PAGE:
Is Australia obligated to maintain Double jeopardy?
The newspaper The Australian reported on the 11th February 2003 that the New South Wales Bar Association president, Bret Walker, declared that Australia would be in breach of its obligations under the International Covenant of Civil and Political Rights if it were to abolish or modify the law known as Double jeopardy.
This ‘obligation’ certainly did not turn out to be an impediment to the Blair UK government recently abolishing the law in certain circumstances, perhaps because they were not willing to give the ICCPR as much relevance as others in our community would like it to possess.
The obligations of the government under the ICCPR may well be to promote certain concepts in circumstances where the public were otherwise not interested. However it is quite another thing to be obligated to promote concepts where the public are specifically opposed. The very nature of Australia being a democracy and a sovereign state means that the Australian people through their directly elected representatives in Parliament have complete discretion to institute whatever laws they may so wish (subject to the Constitution).
We can not have legislation ‘through the back door’ where parliamentarians may pass vague ‘feel good’ job lot commitments to human rights in lofty idealistic worded ratifications one day, and then later claim that more specific legislation must be passed (or opposed) as it has been mentioned in the earlier parliamentary assent.
The people’s representatives in Parliament must decide whether or not to pass a bill generally only on the merits of said bill. They may be compelled to pass a bill, despite their own misgivings, if they have promised to do such to their constituents, because it is to their constituents that they owe their allegiance, but they do not and certainly must not feel allegiance to any other extrinsic commitment, overseas body or international covenant.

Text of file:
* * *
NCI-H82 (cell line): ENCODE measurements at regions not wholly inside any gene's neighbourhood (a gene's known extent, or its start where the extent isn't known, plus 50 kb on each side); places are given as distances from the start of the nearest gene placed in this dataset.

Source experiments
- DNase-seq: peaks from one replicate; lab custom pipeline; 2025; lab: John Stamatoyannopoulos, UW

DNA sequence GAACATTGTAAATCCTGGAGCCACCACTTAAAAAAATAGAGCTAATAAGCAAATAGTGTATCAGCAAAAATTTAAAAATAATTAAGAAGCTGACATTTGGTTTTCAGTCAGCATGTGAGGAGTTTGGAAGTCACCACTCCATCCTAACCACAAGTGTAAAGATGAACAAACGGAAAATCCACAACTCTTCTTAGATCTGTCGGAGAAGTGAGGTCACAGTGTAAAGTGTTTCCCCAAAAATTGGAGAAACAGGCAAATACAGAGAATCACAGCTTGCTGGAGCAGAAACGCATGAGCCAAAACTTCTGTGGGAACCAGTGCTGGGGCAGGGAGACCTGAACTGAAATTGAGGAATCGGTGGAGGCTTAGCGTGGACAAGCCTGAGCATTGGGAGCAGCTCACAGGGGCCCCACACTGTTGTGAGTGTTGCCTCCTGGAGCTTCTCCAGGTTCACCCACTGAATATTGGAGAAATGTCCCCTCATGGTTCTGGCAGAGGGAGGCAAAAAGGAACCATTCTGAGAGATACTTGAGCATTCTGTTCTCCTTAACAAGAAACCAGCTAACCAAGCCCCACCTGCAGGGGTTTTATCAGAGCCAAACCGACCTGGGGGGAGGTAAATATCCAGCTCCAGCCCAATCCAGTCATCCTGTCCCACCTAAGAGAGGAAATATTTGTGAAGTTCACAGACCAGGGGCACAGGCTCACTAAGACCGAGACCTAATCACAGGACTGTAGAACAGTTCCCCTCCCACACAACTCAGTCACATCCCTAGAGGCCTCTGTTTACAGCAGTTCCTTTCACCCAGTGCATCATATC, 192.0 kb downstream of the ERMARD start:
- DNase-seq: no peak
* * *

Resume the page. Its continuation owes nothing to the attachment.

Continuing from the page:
Was the premise of the movie Double Jeopardy correct?
Even though the law of Double jeopardy grants one, in certain circumstances, immunity from prosecution for crimes, such as murder, already committed, the question is often asked whether it can also grant immunity in similar circumstances to be able to commit such crimes.
Since 1999 what has instigated such debate is the release of the crime drama “Double Jeopardy” staring Ashley Judd and Tommy Lee Jones. The plot of this fictional thriller is that the Ashley Judd character has been tried and convicted, through due process of law, for the murder of her husband, only to find out later on that her husband is not in fact dead, but orchestrated the whole event so as to claim his life insurance.
She is then informed by a cell mate that, by law, she can never be prosecuted again for that crime, and has in effect, carte blanche to hunt down and kill her husband should the opportunity arise.
As this manifestation of the law would bring ridicule to our judicial system many people who support double jeopardy have argued that the legal premise of this top grossing film is simply false and in real life no such situation of prospective immunity could legally occur.
No less a figure than celebrity defence lawyer and Harvard Law Professor Alan Dershowitz has said that in the film’s situation the double jeopardy defence “…wouldn’t work at all.” Speaking on the NBC Today Show with host Katie Couric he continued “It has to be the same transaction. The same event. It even has to be in the same state…
So the guy who was the legal adviser to this film missed my class on double jeopardy, I think.”
He is certainly not alone in his beliefs. Other sources, in referring to the premise of the eponymous film, have stated
“it wasn't the same offense. It was a different crime — different date, different set of facts”2